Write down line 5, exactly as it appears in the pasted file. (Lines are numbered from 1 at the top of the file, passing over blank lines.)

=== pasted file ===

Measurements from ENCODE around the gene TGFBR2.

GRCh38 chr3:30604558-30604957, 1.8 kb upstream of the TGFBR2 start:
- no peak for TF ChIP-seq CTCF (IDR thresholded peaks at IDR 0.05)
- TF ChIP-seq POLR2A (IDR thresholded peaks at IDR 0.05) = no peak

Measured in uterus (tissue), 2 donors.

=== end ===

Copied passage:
Measured in uterus (tissue), 2 donors.